“Trixie, are you going through the preserve? You know Susie needs the exercise,” Regan called when he spotted her walking across the field.
“I know, Regan,” Trixie answered. “I just, I just can’t ride her right now.”
He was alarmed to see tears in her eyes. “Trixie! What’s wrong?”
“I went to the doctor this morning,” she reluctantly admitted. She stared down at the floor as she stammered, “I… I… I’m pregnant!”
Even though he had been expecting it, the news still came as somewhat of a shock as he took her in his arms. As she cried on his shoulder, the plans he had idly contemplated solidified, and he knew that he couldn’t let her go through this alone.
Regan held her until her sobs eased and she pulled away from him. He waited until they were in his office, then gently asked, “Have you told Jim?”
“No! I don’t want him to know, and I can’t go to the Wheeler’s, because they’ll tell Jim, and he won’t care, and I don’t know what I’m going to do! I thought about having an, an, an abortion, but I can’t do that, and I… I…” her words ran together, trailing off as she dissolved into tears once again.
He pulled her to him, holding her as if she were a small child awakening from a nightmare. “Trixie, calm down. Listen to me. It’s not good for the baby or for you to get this upset. It’s going to be all right, you’ll see.”
“How?” she asked through her tears. “I can’t raise a child by myself! I’d just die if I had to give it up, but I can’t let Jim know, either!”
He didn’t have to think twice about what he was going to say, but he didn’t answer her until she stopped crying. He gently turned her face towards his, so that she was looking into his eyes. “Marry me, Trixie.”
Any idea that he might have had that she had been hoping for him to propose vanished when he saw the shock on her face as she whispered, “What, what did you say?”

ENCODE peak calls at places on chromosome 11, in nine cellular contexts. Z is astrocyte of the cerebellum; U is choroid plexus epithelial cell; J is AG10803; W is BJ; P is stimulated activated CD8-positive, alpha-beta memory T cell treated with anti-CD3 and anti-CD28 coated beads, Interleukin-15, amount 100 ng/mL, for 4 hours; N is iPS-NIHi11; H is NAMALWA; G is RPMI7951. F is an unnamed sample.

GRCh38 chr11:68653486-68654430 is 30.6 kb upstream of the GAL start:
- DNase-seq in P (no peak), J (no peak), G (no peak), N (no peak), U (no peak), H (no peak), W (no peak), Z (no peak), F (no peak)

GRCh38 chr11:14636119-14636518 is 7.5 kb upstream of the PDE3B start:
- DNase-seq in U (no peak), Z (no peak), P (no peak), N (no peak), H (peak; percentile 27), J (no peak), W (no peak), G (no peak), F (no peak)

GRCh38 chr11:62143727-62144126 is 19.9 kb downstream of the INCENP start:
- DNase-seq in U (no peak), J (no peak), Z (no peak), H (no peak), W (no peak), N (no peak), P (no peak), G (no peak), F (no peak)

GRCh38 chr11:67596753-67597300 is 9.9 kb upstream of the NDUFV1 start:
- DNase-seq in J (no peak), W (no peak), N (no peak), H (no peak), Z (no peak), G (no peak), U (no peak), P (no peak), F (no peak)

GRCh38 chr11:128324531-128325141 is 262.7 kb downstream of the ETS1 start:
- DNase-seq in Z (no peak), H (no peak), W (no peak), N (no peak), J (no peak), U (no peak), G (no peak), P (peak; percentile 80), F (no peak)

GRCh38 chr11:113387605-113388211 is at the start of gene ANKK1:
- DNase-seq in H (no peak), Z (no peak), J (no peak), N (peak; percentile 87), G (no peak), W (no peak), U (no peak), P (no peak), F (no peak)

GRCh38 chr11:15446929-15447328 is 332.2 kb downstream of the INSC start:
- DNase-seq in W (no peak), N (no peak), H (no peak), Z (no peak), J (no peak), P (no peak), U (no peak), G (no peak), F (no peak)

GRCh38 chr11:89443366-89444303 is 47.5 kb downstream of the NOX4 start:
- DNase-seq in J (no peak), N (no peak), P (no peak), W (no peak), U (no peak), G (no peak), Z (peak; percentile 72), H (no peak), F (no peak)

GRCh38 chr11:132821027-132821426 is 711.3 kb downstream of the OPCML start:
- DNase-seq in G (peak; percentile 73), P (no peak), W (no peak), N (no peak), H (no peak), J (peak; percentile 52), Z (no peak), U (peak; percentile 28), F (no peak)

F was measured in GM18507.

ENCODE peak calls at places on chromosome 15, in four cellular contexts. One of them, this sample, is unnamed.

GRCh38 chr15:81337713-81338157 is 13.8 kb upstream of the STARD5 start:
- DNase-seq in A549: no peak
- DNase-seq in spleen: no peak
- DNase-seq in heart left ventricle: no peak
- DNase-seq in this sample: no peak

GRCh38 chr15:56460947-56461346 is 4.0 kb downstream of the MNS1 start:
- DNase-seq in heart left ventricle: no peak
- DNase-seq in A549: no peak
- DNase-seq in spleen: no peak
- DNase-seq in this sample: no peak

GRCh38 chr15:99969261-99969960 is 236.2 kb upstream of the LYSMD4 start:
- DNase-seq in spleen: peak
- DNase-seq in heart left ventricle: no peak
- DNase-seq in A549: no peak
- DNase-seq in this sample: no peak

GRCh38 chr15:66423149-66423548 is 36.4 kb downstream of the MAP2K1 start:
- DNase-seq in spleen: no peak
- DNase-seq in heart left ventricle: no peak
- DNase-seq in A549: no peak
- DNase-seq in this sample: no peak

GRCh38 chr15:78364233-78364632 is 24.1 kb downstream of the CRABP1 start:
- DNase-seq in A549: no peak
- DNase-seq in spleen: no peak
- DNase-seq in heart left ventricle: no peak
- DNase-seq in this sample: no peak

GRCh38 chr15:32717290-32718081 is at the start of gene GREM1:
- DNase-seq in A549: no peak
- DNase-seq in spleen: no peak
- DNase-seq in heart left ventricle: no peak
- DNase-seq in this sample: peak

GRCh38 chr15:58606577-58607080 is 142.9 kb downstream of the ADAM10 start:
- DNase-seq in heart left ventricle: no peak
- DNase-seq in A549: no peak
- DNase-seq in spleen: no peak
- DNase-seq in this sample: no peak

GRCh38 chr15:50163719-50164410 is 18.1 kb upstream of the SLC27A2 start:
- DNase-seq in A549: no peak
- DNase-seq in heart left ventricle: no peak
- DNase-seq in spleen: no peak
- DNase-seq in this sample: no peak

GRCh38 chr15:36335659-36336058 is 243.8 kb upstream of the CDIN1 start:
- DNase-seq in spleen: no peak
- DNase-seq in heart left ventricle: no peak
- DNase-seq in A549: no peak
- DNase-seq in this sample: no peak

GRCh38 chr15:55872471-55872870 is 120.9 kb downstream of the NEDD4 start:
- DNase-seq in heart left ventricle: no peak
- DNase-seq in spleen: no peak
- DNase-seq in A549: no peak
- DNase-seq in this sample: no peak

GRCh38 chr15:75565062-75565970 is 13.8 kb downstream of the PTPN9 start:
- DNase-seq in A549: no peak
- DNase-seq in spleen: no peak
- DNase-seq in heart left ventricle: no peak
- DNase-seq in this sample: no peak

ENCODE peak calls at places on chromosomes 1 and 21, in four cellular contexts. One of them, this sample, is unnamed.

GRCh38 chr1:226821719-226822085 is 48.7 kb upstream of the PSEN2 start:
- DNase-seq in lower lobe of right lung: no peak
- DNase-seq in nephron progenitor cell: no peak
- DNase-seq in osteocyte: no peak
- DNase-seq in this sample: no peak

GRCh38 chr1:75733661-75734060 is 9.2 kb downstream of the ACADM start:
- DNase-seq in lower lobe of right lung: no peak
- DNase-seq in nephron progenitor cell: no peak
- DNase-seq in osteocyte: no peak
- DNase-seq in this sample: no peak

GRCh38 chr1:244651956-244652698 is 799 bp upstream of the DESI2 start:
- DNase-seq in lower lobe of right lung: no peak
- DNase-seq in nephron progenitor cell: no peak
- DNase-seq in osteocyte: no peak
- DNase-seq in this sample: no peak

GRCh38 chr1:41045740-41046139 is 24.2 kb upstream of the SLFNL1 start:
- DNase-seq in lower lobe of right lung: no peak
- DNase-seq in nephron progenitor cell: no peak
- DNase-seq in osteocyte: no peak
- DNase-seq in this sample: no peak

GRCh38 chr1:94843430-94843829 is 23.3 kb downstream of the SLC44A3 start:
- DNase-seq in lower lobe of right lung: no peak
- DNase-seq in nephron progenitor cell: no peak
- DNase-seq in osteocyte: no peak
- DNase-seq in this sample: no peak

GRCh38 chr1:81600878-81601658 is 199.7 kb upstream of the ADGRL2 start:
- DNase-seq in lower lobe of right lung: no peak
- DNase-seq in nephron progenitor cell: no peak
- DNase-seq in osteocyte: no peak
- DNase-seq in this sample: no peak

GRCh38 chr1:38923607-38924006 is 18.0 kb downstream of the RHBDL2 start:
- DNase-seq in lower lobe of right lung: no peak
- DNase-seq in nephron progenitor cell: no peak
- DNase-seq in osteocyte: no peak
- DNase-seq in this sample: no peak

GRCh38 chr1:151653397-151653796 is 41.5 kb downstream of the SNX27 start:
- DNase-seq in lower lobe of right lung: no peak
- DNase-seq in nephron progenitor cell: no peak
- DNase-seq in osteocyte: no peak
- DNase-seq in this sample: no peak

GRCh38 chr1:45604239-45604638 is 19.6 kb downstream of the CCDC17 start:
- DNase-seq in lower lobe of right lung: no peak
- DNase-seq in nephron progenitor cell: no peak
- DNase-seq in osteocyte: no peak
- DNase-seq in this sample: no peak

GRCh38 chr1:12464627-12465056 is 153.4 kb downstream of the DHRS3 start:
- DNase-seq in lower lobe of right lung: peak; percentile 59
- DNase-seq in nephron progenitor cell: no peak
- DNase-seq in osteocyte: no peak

“I said marry me.” He held her hand in his. “I’ll put my name on the birth certificate, and no one will ever have to know that it’s not my child. I promise I’ll be a good husband to you and a good father to the child.”
“Are you serious, Regan?”
“Trixie, you know I wouldn’t joke about anything this important. I’m serious, I really want you to marry me.”
“You want to marry me?” she asked in disbelief. “Even though you know I’m carrying another man’s child?”
“Yes!” he said, looking into her eyes, as he brushed aside the reference to the coming child. “Trixie, you need help. You’ve already admitted that you can’t raise it alone. As far as Jim’s concerned, we look enough alike that even if the child does look like him, no one would suspect that it’s not mine.” He gently stroked her hand, giving her a look that made her feel warm all over, as the emotions he had kept hidden for so long surfaced. “I know you weren’t expecting me to propose, and I know you don’t love me. I do love you, though, and I know that I can make you happy.”
“You love me?” she asked, her eyes as wide as saucers.
He brushed an errant curl off of her forehead, reminding himself that he couldn’t be hurt at her surprise when he had taken such pains to keep it from her. Seizing the chance he had never dreamed he would have, he cupped her face in his hands and tenderly brushed her cheek with his thumbs. “Yes, sweetheart, I’ve been in love with you for years.”
The infant began to cry fretfully, his voice still no louder than that of a newly-born kitten.